Liriano settles down for solid game vs. Braves
PITTSBURGH -- Pirates left-hander Francisco Liriano had just walked the bases loaded, then walked the Braves' No. 8 hitter, Ryan Lavarnway. It was only the second inning, but Liriano looked like he might be losing control of the game.
Then out to the mound came pitching coach Ray Searage, reminding Liriano to calm down even with the bases loaded. Two pitches later, a harmless pop out in foul ground. Four pitches after that, a swinging strikeout.
Just like that, Liriano was out of the inning and on his way to a solid seven-inning performance in a game the Pirates went on to win, 3-2, in 10 innings.
Liriano's final line was impressive enough, especially considering the rut the rotation's been in lately, but it was more of an accomplishment with the way he battled his mechanics all night.
"I felt like I was rushing some pitches," Liriano said. "So I was trying to calm down and not try to do too much."
Those issues were particularly noticeable with runners on base, especially in that second inning. He rushed through his delivery, couldn't find a consistent release point and lost command of the strike zone.
Yet he wound up lasting seven innings, holding Atlanta to two runs on six hits and three walks while striking out three.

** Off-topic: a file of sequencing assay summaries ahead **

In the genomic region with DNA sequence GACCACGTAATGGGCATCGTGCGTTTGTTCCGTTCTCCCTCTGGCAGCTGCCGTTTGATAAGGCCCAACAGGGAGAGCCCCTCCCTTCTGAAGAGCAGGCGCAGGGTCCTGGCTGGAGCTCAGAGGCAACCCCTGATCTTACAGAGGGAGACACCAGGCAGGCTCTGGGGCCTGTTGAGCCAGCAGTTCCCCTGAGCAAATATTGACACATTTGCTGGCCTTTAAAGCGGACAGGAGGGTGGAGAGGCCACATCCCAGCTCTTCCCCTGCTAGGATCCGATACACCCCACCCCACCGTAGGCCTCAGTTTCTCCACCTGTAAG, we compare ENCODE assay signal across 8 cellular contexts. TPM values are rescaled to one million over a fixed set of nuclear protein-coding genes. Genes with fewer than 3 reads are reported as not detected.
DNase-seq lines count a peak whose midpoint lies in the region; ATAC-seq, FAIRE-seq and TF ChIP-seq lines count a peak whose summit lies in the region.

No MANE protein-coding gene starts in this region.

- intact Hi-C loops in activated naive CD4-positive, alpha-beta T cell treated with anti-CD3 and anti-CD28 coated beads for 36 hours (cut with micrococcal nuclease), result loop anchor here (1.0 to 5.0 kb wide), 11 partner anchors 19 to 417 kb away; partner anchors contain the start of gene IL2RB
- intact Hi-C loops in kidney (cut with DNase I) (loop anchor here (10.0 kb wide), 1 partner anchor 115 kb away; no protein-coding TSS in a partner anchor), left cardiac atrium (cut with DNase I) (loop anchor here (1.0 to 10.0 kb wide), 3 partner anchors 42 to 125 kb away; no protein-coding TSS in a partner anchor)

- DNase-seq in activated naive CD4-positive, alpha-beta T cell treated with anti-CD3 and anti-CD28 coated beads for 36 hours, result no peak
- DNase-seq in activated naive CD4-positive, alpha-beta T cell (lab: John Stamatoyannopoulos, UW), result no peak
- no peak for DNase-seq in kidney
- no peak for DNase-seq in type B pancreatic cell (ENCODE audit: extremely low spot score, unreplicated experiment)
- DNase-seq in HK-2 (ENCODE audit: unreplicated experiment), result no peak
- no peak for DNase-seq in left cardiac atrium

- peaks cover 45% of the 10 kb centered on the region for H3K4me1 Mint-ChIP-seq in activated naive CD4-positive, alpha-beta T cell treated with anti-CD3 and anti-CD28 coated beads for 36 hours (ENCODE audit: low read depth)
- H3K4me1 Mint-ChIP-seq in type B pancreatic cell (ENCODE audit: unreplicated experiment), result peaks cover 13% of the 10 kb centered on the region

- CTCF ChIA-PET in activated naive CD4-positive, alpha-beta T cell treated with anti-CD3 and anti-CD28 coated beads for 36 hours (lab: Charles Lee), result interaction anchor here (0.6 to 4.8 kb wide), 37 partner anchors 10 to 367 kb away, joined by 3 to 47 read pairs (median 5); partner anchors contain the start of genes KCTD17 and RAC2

The well-timed meeting with Searage played a big role in his recovery. Liriano didn't give up another run until there were two outs in the sixth, when Juan Uribe lifted a low changeup over the center-field fence.
"Ray's good with reminders, and Frank's a pro. I think he probably feels things himself and knows where he needs to go back to a Plan B to get things in synch again or recalibrated," Pirates manager Clint Hurdle said. "From that point on, until the Uribe swing, he was in a good place. ... It was a complete flip for him as far as the command goes."
Pitching without his usual strikeout stuff, Liriano relied on his defense to turn ground balls into outs. And the infield delivered, turning three double plays in the first four innings. Josh Harrison stood out at third base as well, cleaning up seemingly every ball hit in his direction.
"Just trying to throw the ball over the plate, and the guys behind me made some plays behind me like they always do," Liriano said. "A couple ground balls, a couple double plays -- that changed the whole game for me.
"It was a battle for me out there, mechanics-wise. My mechanics were a little off. I just battled through it."